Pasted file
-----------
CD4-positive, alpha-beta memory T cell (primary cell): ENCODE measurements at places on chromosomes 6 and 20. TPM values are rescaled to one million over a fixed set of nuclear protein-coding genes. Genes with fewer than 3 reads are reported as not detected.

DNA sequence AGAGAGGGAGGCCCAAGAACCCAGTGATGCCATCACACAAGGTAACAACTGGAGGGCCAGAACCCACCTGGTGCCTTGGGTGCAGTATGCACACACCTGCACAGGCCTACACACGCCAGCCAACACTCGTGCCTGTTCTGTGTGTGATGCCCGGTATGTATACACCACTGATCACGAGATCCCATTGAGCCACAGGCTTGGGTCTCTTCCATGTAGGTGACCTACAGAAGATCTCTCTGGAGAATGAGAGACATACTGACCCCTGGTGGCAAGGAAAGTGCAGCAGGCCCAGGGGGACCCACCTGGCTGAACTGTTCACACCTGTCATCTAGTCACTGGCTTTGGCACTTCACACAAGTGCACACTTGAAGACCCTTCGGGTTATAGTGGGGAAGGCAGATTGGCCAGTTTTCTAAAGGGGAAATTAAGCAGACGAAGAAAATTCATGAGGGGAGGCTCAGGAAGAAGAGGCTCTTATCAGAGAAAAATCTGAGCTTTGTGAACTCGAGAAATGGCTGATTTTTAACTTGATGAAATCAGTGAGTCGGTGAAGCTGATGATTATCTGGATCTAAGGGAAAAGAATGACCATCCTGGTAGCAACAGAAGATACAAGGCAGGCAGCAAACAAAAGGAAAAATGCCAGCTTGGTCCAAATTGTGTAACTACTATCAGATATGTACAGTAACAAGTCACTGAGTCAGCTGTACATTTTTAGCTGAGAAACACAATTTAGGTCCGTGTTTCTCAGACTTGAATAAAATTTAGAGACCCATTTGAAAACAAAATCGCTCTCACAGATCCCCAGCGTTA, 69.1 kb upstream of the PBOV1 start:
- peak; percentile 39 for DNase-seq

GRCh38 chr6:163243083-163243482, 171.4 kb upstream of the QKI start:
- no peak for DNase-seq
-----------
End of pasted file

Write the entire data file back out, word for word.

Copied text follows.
CD4-positive, alpha-beta memory T cell (primary cell): ENCODE measurements at places on chromosomes 6 and 20. TPM values are rescaled to one million over a fixed set of nuclear protein-coding genes. Genes with fewer than 3 reads are reported as not detected.

DNA sequence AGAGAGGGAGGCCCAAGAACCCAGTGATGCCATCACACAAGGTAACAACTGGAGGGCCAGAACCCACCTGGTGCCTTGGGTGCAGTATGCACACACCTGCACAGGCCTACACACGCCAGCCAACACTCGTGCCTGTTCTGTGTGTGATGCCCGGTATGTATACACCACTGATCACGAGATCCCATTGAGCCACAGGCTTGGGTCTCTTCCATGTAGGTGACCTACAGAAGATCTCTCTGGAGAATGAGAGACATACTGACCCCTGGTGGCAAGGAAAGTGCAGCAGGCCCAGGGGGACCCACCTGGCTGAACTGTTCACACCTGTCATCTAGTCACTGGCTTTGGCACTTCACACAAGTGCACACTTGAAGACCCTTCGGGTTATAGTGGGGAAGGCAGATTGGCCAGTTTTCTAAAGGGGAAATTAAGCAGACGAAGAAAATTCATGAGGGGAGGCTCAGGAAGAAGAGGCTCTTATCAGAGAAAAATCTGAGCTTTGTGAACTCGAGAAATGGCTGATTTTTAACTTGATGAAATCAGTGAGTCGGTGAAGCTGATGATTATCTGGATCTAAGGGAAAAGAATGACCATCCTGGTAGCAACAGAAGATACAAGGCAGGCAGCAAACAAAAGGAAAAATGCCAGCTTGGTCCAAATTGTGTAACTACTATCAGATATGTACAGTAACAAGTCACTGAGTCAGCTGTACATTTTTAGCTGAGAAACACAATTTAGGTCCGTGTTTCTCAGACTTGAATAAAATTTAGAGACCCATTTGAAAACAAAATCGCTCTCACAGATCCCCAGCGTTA, 69.1 kb upstream of the PBOV1 start:
- peak; percentile 39 for DNase-seq

GRCh38 chr6:163243083-163243482, 171.4 kb upstream of the QKI start:
- no peak for DNase-seq